The Norwegian Nobel Committee said it honored Obama for his "extraordinary efforts to strengthen international diplomacy and cooperation between peoples."
The decision appeared to catch most observers by surprise.
The president had not been mentioned as among front-runners for the prize, and the roomful of reporters gasped when Thorbjorn Jagland, chairman of the Nobel committee, uttered Obama's name.
Nominations for the prize had to be postmarked by February 1 -- only 12 days after Obama took office. The committee sent out its solicitation for nominations last September -- two months before Obama was elected president.
The president, who was awakened to be told he had won, said he was humbled to be selected, according to an administration official.
Obama will make a statement Friday at 11 a.m. ET from the Rose Garden, administration officials said.
The Nobel committee recognized Obama's efforts to solve complex global problems including working toward a world free of nuclear weapons. Watch the announcement of Obama as 2009 Nobel Peace Prize recipient
"Only very rarely has a person to the same extent as Obama captured the world's attention and given its people hope for a better future," the committee said.
Jagland said the decision was "unanimous" and came with ease.
He rejected the notion that Obama had been recognized prematurely for his efforts and said the committee wanted to promote the president just it had Mikhail Gorbachev in 1990 in his efforts to open up the Soviet Union.
"His diplomacy is founded in the concept that those who are to lead the world must do so on the basis of values and attitudes that are shared by the majority of the world's population," it said
The announcement caught the White House off guard. One senior administration official said "we were quite surprised."
Some analysts have speculated that the prize could give Obama additional clout as he forms a strategy for the war in Afghanistan and attempts to engage Iran and North Korea. Another senior administration official told CNN he hopes the White House can "use it for the positive."
The domestic political consequences are unclear. Supporters hope the prestige associated with the prize will strengthen the president's hand in the health care reform debate. A top Republican from George W. Bush's administration, however, argued that "this will backfire on them for a while" and asserted it was "a gift to the right." Laureates to Nobel winners: Prepare for 'lightning bolt'
Obama's recognition comes less than a year after he became the first African-American to win the White House. He is the fourth U.S. president to win the prestigious prize and the third sitting president to do so.
Jagland said he hoped the prize would help Obama resolve the conflicts in Iraq and Afghanistan. Listen to Jagland explain why Obama was this year's choice »
Former Finnish President Martti Ahtisaari, last year's laureate, said it was clear the Nobel committee wanted to encourage Obama on the issues he has been discussing on the world stage. Praise, skepticism greet Nobel announcement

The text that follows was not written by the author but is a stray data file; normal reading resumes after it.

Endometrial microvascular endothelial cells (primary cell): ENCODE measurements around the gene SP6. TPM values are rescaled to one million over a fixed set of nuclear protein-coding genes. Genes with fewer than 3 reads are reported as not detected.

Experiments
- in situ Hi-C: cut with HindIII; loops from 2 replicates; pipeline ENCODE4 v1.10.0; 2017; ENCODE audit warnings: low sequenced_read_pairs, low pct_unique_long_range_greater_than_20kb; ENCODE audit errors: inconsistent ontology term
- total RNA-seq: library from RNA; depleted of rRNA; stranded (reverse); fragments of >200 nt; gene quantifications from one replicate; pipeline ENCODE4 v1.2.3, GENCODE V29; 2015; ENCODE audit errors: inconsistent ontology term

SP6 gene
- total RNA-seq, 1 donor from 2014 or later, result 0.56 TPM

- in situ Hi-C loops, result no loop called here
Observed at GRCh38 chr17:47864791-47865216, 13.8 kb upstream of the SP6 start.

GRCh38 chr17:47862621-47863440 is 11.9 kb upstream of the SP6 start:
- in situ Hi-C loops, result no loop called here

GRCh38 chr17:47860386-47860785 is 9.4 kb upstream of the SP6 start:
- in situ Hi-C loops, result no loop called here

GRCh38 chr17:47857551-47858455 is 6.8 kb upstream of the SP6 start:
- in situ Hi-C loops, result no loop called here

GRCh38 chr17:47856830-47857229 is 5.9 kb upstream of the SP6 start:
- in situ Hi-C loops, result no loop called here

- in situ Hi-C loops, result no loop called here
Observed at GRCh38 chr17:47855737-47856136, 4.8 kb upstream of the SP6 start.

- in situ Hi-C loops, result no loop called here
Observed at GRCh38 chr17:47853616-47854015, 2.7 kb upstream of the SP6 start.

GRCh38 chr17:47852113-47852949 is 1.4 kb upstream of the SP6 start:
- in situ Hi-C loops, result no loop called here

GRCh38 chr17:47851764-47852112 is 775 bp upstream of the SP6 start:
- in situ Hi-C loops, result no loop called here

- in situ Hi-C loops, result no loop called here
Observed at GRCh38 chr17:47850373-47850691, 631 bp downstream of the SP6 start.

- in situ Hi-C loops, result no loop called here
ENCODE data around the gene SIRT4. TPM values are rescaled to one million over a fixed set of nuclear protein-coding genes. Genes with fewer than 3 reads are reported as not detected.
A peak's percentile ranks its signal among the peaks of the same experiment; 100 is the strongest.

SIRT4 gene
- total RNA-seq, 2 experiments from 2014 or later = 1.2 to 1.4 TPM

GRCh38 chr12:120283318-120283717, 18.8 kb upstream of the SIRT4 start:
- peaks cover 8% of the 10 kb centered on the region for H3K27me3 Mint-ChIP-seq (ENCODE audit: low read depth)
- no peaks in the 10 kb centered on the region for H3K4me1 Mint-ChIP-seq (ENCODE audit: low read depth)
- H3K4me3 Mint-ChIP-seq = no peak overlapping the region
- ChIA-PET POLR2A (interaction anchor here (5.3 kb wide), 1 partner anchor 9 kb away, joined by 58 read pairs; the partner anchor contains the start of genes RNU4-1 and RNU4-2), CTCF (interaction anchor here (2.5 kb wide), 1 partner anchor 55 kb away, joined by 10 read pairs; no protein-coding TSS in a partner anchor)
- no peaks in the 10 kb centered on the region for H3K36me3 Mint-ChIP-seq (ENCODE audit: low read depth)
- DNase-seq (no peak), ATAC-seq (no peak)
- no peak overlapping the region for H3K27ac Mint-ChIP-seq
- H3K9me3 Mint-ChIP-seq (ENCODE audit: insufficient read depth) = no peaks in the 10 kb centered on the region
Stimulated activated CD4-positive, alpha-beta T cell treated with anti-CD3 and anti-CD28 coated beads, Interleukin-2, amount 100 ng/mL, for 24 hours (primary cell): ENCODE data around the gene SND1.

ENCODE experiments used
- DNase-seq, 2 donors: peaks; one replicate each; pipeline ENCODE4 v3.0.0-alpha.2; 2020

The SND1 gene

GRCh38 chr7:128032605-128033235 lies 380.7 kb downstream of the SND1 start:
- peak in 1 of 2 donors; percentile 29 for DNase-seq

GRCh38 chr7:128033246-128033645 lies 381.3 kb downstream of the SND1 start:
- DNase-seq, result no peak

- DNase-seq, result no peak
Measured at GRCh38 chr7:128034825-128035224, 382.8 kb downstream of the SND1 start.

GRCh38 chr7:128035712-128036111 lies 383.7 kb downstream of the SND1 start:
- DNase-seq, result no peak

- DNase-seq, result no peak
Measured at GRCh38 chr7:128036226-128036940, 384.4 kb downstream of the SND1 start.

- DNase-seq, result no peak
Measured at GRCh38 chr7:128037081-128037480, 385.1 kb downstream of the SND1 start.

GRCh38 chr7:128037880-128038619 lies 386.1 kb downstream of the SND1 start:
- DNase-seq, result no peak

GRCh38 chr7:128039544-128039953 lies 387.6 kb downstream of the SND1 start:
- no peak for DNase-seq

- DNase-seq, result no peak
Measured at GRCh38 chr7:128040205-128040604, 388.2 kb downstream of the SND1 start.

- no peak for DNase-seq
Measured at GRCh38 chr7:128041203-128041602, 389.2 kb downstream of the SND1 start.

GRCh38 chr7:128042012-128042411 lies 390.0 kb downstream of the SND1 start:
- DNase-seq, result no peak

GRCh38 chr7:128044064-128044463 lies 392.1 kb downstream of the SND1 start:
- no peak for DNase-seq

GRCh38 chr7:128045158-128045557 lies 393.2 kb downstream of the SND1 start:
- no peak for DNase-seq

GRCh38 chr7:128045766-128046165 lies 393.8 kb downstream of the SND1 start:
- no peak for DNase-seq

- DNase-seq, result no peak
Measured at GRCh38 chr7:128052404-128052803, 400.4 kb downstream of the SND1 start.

"I see this as an important encouragement," Ahtisaari said.
The committee wanted to be "far more daring" than in recent times and make an impact on global politics, said Kristian Berg Harpviken, director of the International Peace Research Institute.
And Wangari Muta Maathai, the Kenyan environmentalist who won the 2004 Peace Prize, said the win for Obama, whose father was Kenyan, would help Africa move forward.
"I think it is extraordinary," she said. "It will be even greater inspiration for the world. He has shown how we can probably come together, work together in a cooperative way."
The award comes at a crucial time for Obama, who has initiated peace missions to key parts of the globe.
Obama's envoy to the Middle East, George Mitchell, has returned to the region to advocate for peace negotiations between Israelis and Palestinians. Mitchell met Thursday with Israeli President Shimon Peres. He plans to meet Friday with Prime Minister Benjamin Netanyahu before talking with Palestinian leaders in the West Bank.
Secretary of State Hillary Clinton starts a six-day trip to Europe and Russia on Friday. On the trip, the secretary will discuss the next steps on Iran and North Korea, and international efforts to have the two countries end their nuclear programs.
The centerpiece of the trip will be her visit to Moscow, where she will work toward an agreement to take the place of the Start II arms control pact, which expires December 5. She also will address the new bilateral presidential commission that is working on a broad range of issues, from arms control to health.
Mohamed ElBaradei, who won the 2005 peace prize for his efforts to prevent nuclear energy being used for military means, said Obama deserved to win for his efforts to bring Iran to the table for direct nuclear talks with the United States.
"I could not think of anybody who is more deserving," said ElBaradei, the chief of the International Atomic Energy Agency.
As the news of Obama's win broke online, postings on social network sites Twitter and Facebook expressed surprise. Many started with the word: Wow.
The last sitting U.S. president to win the peace prize was Woodrow Wilson in 1919. The other was Theodore Roosevelt in 1906. Jimmy Carter had been out of office for more than two decades when he won in 2002.
This year's Peace Prize nominees included 172 people -- among them three Chinese dissidents, an Afghan activist and a controversial